Number five:  Another thing that hinders being a mourner is procrastination.  Well, I’m going to have to get around to doing that.  One of these days I’m going to have to get a good look at my sin and really get my act together.  You want to know something?  It might be too late.  James 4:14 says, “Don’t you know that your life is a vapor that appears for a little time and vanishes away?” 

And before you start talking about tomorrow, you’d better realize there won’t be a tomorrow.  Don’t be a fool.  Listen.  The sooner the disease is dealt with, the sooner the comfort comes, and with it the blessedness.  And if you never deal with it in time you’ll spend an eternity without God.  Don’t put it off.

Well, what are the hindrances?  Love of sin, despair, conceit, presumption, procrastination.  I’ll add one more: laughter, laughter.  You say, “What do you mean by that?”  I mean there are some people who just don’t want to deal realistically with life.  They just want to laugh all the time.  It’s just one big party and as long as they can keep the party going, they’ll never have to face the issue. 

Listen to this.  Amos 6:5.  He talks about these unrighteous people, he says - it’s really a woe - “Woe to them that chant to the sound of the harp and invent to themselves instruments of music like David, that drink wine in bowls - ” in other words, a cup isn’t enough.  They’ve got to have a bowl of it “ - and they anoint themselves with the chief ointments, but they are not grieved for the affliction of Joseph.  They shall go captive with the first that go captive.”  Fools that laugh when there’s no cause for laughter.  There’s no place for laughter, no reason for it.  They should be in sorrow.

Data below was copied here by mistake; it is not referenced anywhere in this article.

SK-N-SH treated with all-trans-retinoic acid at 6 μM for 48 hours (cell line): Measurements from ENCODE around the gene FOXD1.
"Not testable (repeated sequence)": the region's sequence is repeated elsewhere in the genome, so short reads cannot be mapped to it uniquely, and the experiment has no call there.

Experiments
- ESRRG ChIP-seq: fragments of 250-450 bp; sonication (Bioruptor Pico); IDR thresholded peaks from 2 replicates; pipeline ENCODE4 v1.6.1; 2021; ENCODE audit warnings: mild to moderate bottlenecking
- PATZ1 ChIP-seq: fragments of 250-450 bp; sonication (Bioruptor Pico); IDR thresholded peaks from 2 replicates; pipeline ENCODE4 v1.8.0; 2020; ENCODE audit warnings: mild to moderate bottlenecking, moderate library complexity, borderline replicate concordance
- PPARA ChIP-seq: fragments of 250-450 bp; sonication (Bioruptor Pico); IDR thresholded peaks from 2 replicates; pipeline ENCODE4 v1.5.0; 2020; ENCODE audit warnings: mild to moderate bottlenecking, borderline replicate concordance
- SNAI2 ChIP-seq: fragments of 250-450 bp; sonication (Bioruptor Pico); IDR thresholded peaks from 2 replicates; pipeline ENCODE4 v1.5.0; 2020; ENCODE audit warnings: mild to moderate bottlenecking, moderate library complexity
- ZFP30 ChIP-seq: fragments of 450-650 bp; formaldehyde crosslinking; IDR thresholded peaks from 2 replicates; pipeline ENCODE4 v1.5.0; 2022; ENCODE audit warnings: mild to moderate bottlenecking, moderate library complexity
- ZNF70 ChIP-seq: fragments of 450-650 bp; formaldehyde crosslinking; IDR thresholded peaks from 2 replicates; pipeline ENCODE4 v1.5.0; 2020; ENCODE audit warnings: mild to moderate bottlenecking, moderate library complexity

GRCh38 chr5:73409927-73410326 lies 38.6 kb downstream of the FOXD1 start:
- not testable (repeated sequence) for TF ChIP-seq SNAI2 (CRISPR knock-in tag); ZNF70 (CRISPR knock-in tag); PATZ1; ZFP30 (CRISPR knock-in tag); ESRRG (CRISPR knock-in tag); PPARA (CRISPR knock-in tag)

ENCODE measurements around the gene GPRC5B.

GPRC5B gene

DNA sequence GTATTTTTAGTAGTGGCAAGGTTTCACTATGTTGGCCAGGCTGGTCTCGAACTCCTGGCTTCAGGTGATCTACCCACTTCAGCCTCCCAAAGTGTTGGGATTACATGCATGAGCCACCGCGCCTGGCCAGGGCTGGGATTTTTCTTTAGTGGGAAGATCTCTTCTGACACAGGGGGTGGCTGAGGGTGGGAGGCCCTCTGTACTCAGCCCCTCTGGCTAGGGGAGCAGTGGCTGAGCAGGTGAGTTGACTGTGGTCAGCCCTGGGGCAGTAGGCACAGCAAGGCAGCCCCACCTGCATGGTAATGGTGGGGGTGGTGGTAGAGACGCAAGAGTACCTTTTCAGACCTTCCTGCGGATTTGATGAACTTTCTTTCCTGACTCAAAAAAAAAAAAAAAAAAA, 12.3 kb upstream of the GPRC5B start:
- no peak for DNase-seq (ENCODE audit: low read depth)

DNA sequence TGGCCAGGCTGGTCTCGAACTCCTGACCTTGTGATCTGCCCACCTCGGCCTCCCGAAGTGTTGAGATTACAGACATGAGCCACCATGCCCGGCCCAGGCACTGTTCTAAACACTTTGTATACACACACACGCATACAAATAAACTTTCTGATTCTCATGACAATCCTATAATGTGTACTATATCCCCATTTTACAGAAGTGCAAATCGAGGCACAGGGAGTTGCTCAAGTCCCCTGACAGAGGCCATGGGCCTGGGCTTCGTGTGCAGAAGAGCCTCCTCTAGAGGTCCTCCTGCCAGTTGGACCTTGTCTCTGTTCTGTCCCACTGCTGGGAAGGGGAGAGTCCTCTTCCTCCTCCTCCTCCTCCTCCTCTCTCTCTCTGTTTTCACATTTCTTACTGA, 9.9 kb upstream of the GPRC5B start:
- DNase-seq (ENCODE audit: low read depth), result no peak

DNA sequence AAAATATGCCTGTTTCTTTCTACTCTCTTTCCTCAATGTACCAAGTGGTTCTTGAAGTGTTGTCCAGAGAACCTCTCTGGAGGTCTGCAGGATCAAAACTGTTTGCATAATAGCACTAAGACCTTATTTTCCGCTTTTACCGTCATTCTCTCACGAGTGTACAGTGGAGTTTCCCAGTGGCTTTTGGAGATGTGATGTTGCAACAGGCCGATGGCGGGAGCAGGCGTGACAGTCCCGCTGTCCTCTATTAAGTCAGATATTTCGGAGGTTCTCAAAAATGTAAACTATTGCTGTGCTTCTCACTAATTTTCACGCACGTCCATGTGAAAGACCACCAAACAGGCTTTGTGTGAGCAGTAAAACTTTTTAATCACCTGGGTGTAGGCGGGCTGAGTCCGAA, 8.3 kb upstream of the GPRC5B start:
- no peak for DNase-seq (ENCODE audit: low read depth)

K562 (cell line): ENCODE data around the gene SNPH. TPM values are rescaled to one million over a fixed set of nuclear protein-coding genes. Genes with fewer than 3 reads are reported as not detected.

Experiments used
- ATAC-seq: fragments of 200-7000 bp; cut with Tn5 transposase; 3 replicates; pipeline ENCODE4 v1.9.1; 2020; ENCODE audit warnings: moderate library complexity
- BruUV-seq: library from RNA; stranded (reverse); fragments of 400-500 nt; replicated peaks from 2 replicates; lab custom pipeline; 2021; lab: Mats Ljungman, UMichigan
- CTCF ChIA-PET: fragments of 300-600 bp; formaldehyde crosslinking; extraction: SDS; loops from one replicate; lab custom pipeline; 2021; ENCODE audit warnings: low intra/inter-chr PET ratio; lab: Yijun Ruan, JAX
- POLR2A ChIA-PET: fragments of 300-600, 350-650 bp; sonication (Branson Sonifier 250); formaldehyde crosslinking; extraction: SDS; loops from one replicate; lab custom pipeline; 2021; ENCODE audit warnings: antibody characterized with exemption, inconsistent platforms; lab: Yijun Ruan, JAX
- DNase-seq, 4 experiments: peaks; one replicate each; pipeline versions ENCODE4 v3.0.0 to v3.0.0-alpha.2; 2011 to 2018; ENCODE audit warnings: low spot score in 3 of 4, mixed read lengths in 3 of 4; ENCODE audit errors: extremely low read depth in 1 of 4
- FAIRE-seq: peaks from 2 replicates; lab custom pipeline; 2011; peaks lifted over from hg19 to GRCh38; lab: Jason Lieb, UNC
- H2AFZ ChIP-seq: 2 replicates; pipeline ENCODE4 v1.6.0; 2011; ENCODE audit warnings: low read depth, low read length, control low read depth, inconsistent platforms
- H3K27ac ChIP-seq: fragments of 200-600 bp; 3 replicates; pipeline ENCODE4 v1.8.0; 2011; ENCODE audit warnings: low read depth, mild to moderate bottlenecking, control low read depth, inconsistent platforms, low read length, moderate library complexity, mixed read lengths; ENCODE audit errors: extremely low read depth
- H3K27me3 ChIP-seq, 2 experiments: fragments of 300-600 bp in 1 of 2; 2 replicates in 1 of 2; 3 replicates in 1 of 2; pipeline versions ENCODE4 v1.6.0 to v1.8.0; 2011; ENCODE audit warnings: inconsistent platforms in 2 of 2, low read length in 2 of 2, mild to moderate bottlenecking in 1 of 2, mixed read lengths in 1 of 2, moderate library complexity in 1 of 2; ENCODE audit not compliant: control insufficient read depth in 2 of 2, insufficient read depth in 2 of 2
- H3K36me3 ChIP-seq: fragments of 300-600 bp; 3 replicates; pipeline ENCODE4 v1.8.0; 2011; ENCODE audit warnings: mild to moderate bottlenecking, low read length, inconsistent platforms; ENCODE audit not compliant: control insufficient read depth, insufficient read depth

In Job 30:31, again, this hindrance is indicated.  “My harp is turned to mourning and my flute into the voice of them that weep.”  In other words, you know, our world is mad about parties and music.  You know, one of the first things God’s going to do when the whole thing comes down and the tribulation is shut off all music.  Did you know that in Revelation 18, all music is just going to just stop?  People are going to have to stand around facing reality.  Turn off the radio once in a while.  Help you to realize what’s really going on inside of you.

Well, love of sin, despair, conceit, presumption, procrastination, laughter.  These are hindrances.  You say, “Well John, how do you get rid of the hindrance?”  Well, one way is to look at the cross.  If you’re playing with all these ditties and you don’t understand the significance of the cross, you don’t understand what Christ did.  You see Christ dying for you, if that doesn’t break your stony heart, I don’t know what will.

Christina Rosetti wrote this.  “Am I a stone and not a sheep That I can stand, O Christ, beneath Thy Cross, To number drop by drop Thy Blood’s slow loss, And yet not weep?  Not so those women loved Who with exceeding grief lamented Thee; Not so fallen Peter weeping bitterly; Not so the thief was moved; Not so the Sun and Moon Which hid their faces in a starless sky, A horror of great darkness at broad noon - I, only I.  Yet give not o’er, But seek Thy sheep, true Shepherd of the flock; Greater than Moses, turn and look once more And smite a rock.”